What comes next will not be what you had envisioned. It might be better or it might be worse. I hope you will keep dreaming anyway. I hope you will consider God can do a new thing.
You are free to pursue something new.
– J.S. | Mad About God
The doctors were sure if I fell asleep, I wouldn’t wake up.
It was too late to pump my stomach. Half a bottle of Excedrin. They were about to insert the tube down my throat. Instead they fed me liquid charcoal to neutralize the acid. My vomit was the color of midnight, of tar.
I waited. I fell asleep.
You can feel death, you know. It’s like someone is unraveling a thread at the back of your skull, like sinking into yourself. My legs felt like they were dangling in water. My life didn’t flash before my eyes. It would’ve been so easy to keep falling, to sink, to follow the thread to the bottom.
But in that moment, hanging over the abyss — there it was. Not some neon sign or some grand eloquent entrance, not a voice from the rafters, but a simple expression of something beyond this world.
“You’re not done yet. You have more. You have Me.”
I woke up. I was Baker Act’ed into a mental hospital. I wore someone else’s clothes. A man with a clipboard asked me questions about my father. A patient in the next room pulled the fire alarm and tried to jump out the window. Another patient tried to fight me. I was let out after regaining “social acceptability.” I lost thirteen pounds in three days and had roomed with others who had far worse problems than I.
Back into the sunlight, I suddenly didn’t want to waste my life anymore. I couldn’t stand the thought of having died in that hospital bed.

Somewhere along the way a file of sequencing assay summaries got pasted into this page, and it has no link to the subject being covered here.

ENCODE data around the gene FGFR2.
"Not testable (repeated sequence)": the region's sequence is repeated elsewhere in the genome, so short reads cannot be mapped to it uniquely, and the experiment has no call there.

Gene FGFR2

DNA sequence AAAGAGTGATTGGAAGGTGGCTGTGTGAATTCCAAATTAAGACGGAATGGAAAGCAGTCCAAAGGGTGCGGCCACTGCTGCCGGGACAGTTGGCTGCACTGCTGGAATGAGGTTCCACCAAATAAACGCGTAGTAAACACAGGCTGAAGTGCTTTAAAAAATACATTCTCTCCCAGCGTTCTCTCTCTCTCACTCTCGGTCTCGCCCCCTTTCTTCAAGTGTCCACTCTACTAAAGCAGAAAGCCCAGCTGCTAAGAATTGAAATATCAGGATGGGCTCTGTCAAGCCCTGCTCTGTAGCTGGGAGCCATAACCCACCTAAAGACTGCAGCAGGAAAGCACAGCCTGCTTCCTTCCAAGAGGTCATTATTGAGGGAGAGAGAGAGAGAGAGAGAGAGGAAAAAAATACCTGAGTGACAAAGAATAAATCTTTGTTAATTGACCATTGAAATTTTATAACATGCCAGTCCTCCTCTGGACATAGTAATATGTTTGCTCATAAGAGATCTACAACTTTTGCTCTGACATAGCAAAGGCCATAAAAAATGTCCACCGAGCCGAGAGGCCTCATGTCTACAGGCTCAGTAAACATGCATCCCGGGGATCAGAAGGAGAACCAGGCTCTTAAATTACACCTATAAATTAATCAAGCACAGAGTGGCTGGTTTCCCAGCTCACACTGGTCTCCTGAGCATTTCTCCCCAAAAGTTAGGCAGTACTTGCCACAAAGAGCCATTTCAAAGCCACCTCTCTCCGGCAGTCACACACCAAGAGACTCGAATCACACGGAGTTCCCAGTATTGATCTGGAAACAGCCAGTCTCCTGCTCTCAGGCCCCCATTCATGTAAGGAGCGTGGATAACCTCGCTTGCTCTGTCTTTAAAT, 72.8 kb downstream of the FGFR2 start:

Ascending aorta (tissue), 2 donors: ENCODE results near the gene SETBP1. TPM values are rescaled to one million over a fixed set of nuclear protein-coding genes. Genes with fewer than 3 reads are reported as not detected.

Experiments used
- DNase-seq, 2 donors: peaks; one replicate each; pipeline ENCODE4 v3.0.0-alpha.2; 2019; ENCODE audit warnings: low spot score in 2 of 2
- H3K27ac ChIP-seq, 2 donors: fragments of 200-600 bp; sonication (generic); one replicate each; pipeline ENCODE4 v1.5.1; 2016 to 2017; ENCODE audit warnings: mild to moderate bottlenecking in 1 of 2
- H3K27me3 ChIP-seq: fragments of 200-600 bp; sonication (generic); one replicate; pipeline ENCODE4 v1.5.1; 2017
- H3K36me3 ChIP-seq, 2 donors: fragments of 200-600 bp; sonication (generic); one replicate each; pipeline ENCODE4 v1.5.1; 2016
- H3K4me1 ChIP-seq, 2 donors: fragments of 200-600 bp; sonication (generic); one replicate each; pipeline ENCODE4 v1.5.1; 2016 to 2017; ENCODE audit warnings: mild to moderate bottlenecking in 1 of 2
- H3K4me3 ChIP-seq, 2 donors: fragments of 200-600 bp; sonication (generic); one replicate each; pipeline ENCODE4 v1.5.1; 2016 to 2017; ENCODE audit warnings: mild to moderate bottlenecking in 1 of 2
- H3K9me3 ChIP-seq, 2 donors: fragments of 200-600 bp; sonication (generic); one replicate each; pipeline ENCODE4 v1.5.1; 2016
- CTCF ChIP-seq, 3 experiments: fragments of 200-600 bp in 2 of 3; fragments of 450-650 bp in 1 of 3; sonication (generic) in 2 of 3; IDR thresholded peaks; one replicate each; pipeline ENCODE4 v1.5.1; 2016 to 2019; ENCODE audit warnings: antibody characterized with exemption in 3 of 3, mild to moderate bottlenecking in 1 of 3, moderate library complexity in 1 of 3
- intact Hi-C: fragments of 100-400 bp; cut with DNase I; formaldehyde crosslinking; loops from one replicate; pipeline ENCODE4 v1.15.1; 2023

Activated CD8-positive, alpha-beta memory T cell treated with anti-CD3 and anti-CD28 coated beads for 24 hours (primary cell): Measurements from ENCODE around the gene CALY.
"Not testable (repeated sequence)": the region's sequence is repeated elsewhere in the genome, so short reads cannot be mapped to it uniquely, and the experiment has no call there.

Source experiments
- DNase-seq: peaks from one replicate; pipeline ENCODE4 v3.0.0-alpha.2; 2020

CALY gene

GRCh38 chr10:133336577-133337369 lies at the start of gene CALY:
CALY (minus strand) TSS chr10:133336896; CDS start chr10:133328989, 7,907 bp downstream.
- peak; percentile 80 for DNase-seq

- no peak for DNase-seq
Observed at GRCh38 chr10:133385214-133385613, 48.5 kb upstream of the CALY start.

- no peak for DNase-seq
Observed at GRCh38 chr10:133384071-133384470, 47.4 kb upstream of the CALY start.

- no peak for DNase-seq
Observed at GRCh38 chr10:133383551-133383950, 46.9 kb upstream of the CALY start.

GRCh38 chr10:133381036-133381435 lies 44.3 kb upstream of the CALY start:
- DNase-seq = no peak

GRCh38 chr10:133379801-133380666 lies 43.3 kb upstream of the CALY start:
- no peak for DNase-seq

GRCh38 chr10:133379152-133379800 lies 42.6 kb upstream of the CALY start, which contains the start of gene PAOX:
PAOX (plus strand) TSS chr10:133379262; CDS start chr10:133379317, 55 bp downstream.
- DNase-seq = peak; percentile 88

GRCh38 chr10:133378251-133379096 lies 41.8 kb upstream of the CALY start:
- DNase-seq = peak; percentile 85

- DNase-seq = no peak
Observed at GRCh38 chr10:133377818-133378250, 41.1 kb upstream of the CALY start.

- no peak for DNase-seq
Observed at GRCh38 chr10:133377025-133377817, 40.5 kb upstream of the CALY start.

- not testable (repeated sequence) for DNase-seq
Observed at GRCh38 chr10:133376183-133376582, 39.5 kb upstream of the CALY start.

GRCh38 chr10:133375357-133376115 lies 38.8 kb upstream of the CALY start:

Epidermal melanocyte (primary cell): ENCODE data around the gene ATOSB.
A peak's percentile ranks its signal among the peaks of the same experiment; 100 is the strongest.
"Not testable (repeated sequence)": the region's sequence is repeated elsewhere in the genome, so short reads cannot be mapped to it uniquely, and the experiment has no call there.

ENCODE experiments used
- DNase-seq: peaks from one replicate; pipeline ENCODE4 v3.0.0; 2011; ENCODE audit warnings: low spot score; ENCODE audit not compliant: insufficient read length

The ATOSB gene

I wanted to believe it all had meaning,
that a purpose awaited me,
that I was made to save a corner of this universe,
that I am much more than what I feel.
It took inches before death to find the beginning of trusting Him. Maybe part of trusting God was trusting that He might actually like me — not because of what I could do, but simply because I was breathing the air He had whispered into my lungs.
I thought of the verse: It does not profit a man to gain the whole world but lose his soul. If this is true, it means your soul and mine has infinitely more value to God than the whole world. For every person who is tired of living, God says,
You’re not done yet.
You have more.
You have Me.
– J.S. | Mad About God
I imagine that when Moses split the Red Sea, there were two groups of people.
The first group was composed of victorious triumphant warriors saying, “In your face, Egyptians! This is our God!” They were pumping their fists and thrusting their spears. The second group was composed of doubtful, panicking screamers running full speed through whales and plankton.
I’m a Screamer. I’m a cynic. I’m a critic. I’m a Peter, who can make a good start off the boat, but falls in the water when my eyes wander.
I’m not endorsing a halfway lukewarm faith. I believe God wants us to have a robust, vibrant, thriving relationship with Him. But as for me, I’ll be limping to the finish-line. I’m more of a Thomas than a Paul. I’m more Martha than Mary. I’m more David than Daniel.
Yet the Warriors and Screamers all made it through.
It’s not easy to have faith the size of a mustard seed. But Jesus promised that this would be enough to move mountains, and I’m learning to be okay with that.
— J.S. from Mad About God
My mom and dad came to this country separately over thirty years ago and met in New York City, where they were married; my dad came to the U.S. with sixty dollars in his single pair of pants, and my mom couldn’t speak a word of English. My dad was a Vietnam War Veteran, 2nd Lieutenant in the R.O.K. Army on the side of the U.S., and the only escaped prisoner of war from the Tet Offensive in 1969. He’s also a licensed veterinarian and a Grand Master of Tae Kwon Do, a ninth degree black belt, the 54th 9th degree in the world.